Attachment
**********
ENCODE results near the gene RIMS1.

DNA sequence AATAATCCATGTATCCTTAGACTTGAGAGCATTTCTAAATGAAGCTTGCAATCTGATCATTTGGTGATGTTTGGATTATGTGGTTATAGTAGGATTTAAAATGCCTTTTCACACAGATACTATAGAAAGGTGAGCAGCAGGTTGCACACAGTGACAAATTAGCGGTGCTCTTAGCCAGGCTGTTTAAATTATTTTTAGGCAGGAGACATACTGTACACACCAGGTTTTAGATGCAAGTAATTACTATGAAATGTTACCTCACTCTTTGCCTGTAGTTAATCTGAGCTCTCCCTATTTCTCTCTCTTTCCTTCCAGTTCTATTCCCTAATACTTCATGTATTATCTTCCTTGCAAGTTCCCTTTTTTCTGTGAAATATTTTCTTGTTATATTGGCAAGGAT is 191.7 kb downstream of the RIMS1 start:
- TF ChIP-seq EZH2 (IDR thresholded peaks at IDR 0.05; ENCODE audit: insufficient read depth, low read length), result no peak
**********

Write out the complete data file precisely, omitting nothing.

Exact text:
ENCODE results near the gene RIMS1.

DNA sequence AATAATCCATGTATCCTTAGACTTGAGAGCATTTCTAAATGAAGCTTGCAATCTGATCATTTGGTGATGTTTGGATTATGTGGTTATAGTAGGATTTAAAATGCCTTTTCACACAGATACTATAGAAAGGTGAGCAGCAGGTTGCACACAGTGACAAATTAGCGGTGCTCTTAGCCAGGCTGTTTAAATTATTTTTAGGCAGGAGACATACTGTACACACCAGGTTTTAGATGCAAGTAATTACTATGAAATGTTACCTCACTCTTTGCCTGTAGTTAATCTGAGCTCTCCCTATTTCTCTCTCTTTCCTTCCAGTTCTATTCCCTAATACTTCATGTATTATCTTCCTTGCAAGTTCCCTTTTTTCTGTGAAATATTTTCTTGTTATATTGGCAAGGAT is 191.7 kb downstream of the RIMS1 start:
- TF ChIP-seq EZH2 (IDR thresholded peaks at IDR 0.05; ENCODE audit: insufficient read depth, low read length), result no peak